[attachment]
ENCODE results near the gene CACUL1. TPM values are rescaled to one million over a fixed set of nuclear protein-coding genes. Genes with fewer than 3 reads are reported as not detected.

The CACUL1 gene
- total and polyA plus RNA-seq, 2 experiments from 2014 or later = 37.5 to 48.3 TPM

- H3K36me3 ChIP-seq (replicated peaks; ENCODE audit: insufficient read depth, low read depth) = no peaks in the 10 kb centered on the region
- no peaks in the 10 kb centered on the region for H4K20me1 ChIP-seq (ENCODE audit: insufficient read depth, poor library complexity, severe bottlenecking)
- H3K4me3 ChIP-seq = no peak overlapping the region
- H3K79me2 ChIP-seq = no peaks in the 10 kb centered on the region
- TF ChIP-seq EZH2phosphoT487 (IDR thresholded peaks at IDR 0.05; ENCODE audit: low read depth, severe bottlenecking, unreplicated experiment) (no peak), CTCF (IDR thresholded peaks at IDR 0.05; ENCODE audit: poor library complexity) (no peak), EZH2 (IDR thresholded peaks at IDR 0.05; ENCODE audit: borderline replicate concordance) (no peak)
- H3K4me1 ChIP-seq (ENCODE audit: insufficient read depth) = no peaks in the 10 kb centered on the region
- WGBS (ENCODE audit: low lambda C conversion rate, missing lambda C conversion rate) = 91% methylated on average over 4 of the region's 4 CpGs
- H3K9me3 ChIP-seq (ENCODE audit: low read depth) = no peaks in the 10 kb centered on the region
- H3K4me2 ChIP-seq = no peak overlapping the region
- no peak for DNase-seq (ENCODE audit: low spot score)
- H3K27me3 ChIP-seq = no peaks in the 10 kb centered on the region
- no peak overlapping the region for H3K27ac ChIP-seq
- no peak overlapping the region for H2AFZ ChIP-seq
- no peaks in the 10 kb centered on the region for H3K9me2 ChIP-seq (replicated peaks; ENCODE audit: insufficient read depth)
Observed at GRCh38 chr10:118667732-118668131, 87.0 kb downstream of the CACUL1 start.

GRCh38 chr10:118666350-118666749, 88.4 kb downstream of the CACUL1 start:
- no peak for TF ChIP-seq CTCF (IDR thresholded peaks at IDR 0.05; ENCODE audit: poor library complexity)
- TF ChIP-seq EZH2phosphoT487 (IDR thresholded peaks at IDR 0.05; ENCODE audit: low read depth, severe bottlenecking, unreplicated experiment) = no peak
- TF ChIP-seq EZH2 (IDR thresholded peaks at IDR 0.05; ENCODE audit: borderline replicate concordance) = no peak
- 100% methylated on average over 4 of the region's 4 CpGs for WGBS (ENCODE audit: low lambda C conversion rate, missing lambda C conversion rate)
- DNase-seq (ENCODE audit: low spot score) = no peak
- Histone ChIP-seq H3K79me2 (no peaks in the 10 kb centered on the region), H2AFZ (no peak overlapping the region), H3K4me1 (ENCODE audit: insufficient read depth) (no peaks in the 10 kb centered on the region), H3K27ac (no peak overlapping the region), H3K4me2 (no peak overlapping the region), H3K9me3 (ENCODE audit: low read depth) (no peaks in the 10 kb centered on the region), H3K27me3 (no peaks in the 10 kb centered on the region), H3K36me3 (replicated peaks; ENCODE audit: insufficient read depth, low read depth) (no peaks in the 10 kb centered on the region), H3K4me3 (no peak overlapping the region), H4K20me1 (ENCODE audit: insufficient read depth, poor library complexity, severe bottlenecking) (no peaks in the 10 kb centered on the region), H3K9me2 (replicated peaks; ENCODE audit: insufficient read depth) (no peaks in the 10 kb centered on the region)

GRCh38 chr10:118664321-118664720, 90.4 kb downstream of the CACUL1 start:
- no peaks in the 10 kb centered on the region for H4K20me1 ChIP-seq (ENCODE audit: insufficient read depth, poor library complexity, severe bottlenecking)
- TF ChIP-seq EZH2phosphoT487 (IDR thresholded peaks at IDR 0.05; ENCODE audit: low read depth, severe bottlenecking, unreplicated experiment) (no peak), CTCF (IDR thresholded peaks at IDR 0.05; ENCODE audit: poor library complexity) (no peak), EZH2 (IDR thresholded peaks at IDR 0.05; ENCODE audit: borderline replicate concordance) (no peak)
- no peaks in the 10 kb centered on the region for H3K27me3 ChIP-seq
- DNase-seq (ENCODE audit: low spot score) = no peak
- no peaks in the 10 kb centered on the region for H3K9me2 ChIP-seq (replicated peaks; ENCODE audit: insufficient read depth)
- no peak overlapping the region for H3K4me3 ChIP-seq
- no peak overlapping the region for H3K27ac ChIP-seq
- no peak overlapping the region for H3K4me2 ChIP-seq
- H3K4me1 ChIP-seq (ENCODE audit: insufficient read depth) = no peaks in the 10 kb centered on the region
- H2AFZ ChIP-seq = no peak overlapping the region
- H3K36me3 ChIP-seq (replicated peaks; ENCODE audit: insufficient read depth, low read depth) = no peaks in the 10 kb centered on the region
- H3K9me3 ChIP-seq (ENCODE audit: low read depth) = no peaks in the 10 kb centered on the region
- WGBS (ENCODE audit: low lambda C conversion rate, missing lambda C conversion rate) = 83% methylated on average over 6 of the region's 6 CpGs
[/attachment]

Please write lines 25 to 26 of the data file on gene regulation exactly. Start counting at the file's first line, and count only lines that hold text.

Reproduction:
- Histone ChIP-seq H3K79me2 (no peaks in the 10 kb centered on the region), H2AFZ (no peak overlapping the region), H3K4me1 (ENCODE audit: insufficient read depth) (no peaks in the 10 kb centered on the region), H3K27ac (no peak overlapping the region), H3K4me2 (no peak overlapping the region), H3K9me3 (ENCODE audit: low read depth) (no peaks in the 10 kb centered on the region), H3K27me3 (no peaks in the 10 kb centered on the region), H3K36me3 (replicated peaks; ENCODE audit: insufficient read depth, low read depth) (no peaks in the 10 kb centered on the region), H3K4me3 (no peak overlapping the region), H4K20me1 (ENCODE audit: insufficient read depth, poor library complexity, severe bottlenecking) (no peaks in the 10 kb centered on the region), H3K9me2 (replicated peaks; ENCODE audit: insufficient read depth) (no peaks in the 10 kb centered on the region)

GRCh38 chr10:118664321-118664720, 90.4 kb downstream of the CACUL1 start: